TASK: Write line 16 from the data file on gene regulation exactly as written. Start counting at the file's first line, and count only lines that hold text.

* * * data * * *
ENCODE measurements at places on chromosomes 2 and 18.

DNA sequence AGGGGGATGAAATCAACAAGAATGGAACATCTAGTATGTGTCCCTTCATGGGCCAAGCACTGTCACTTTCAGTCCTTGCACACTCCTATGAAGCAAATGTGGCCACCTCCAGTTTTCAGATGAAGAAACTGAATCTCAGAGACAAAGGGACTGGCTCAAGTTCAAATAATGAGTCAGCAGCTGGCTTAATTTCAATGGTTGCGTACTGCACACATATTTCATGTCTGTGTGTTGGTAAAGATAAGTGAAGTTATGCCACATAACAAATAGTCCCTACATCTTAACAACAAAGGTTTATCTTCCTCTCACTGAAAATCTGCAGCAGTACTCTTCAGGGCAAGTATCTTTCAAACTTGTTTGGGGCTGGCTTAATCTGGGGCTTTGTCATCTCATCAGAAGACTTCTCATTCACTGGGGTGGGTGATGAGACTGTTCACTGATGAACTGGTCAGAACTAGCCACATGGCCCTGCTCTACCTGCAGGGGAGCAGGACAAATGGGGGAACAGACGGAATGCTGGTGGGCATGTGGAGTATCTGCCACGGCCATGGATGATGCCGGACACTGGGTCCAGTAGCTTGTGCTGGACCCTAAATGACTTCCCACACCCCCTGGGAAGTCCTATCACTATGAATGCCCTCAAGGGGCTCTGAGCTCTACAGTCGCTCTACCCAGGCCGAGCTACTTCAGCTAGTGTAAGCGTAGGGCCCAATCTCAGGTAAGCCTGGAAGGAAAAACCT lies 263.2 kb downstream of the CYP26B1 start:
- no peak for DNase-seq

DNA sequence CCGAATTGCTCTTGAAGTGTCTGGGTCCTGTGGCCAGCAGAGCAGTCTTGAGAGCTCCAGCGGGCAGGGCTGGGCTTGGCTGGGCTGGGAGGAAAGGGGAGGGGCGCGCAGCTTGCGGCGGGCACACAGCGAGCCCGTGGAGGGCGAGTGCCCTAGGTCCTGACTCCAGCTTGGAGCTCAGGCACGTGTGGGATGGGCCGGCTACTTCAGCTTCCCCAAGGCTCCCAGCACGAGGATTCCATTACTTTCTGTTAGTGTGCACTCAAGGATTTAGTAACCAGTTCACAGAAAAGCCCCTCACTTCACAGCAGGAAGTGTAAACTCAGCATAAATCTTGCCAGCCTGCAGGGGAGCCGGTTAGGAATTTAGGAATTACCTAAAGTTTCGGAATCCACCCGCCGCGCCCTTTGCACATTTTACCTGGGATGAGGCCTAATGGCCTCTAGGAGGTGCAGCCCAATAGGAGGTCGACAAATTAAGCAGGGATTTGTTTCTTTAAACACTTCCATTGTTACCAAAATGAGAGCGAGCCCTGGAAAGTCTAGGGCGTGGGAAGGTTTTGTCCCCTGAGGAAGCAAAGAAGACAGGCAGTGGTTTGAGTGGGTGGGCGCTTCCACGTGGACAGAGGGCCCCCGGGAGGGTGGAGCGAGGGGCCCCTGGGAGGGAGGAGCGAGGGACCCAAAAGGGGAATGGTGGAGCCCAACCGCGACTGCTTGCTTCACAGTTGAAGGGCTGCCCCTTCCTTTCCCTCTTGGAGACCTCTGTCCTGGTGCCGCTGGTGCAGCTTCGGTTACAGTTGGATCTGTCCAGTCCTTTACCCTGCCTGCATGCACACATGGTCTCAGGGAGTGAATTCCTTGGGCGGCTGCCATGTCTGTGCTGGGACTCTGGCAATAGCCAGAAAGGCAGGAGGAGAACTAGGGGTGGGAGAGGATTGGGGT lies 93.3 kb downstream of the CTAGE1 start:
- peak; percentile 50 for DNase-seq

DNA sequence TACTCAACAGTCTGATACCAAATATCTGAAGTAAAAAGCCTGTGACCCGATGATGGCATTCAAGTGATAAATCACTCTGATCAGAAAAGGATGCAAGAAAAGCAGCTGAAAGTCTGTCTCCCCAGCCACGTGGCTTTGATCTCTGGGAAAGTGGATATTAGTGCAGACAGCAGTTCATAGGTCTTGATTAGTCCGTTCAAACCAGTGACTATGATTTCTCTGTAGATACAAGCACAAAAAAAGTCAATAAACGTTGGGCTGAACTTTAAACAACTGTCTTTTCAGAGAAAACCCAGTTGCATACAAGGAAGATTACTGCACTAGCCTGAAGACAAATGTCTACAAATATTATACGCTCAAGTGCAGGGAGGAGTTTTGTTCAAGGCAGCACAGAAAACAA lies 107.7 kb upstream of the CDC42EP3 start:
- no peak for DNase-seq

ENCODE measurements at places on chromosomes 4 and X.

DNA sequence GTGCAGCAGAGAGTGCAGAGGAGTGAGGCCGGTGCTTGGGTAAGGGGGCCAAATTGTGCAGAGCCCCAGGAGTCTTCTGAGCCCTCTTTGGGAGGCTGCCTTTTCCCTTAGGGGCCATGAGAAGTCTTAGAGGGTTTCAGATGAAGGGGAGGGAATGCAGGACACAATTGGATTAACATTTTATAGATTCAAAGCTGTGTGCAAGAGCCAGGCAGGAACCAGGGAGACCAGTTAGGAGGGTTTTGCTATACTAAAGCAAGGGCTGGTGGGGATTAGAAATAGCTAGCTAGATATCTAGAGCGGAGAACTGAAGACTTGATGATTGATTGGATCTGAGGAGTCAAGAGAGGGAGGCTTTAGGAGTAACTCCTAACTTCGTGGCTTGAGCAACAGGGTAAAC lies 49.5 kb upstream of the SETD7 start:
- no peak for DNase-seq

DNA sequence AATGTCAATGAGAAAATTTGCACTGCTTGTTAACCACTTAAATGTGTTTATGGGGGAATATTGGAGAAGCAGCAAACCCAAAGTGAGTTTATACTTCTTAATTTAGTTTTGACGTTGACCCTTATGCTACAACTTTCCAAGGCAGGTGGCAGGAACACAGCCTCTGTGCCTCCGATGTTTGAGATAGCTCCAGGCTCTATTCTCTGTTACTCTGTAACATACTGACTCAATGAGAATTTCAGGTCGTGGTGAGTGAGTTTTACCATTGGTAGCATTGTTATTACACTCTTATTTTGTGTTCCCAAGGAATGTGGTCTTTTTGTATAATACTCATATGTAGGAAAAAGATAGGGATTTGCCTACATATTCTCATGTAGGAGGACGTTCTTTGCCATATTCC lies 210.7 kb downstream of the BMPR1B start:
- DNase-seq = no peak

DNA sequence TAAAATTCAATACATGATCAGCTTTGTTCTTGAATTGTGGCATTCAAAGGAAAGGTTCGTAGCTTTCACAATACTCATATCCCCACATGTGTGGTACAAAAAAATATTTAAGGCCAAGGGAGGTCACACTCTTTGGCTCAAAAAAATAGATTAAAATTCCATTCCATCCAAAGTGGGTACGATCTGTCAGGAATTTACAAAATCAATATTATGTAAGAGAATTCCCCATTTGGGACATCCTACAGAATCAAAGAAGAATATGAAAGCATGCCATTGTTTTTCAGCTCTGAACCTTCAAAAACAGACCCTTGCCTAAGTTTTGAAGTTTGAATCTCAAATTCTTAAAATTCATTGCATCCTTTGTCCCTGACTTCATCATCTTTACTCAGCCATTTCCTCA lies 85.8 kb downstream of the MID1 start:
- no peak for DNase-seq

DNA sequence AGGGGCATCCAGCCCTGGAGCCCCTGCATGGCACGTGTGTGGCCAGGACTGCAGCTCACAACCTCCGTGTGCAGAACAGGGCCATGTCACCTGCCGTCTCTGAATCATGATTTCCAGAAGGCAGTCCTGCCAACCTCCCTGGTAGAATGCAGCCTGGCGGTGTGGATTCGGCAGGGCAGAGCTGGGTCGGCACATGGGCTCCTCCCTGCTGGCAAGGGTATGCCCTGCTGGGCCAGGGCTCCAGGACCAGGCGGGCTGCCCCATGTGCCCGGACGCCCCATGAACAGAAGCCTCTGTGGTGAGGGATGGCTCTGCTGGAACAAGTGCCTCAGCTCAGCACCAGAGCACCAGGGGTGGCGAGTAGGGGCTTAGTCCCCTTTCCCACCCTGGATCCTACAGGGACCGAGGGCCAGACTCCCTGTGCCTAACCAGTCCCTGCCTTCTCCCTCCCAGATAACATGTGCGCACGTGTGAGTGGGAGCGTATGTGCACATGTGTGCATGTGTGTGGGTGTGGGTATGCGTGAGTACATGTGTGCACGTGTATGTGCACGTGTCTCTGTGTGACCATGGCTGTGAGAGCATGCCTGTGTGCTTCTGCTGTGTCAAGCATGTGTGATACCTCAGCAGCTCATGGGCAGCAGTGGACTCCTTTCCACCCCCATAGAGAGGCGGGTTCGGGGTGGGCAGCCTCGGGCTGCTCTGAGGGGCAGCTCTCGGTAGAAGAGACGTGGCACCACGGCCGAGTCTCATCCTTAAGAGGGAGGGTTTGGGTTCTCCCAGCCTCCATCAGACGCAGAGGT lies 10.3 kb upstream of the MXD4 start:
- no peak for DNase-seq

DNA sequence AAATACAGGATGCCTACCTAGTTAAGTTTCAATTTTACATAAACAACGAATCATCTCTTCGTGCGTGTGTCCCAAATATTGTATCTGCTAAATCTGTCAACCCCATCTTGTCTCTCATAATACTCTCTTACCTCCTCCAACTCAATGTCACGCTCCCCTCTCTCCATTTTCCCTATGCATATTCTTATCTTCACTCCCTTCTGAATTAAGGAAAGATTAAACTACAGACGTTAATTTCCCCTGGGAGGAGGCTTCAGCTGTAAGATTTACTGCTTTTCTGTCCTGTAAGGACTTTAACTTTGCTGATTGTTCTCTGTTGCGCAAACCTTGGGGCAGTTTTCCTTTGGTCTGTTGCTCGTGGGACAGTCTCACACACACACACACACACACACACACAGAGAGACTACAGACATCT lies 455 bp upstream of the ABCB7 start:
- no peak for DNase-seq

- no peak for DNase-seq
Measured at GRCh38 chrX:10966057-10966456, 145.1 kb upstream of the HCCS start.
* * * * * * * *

- no peak for DNase-seq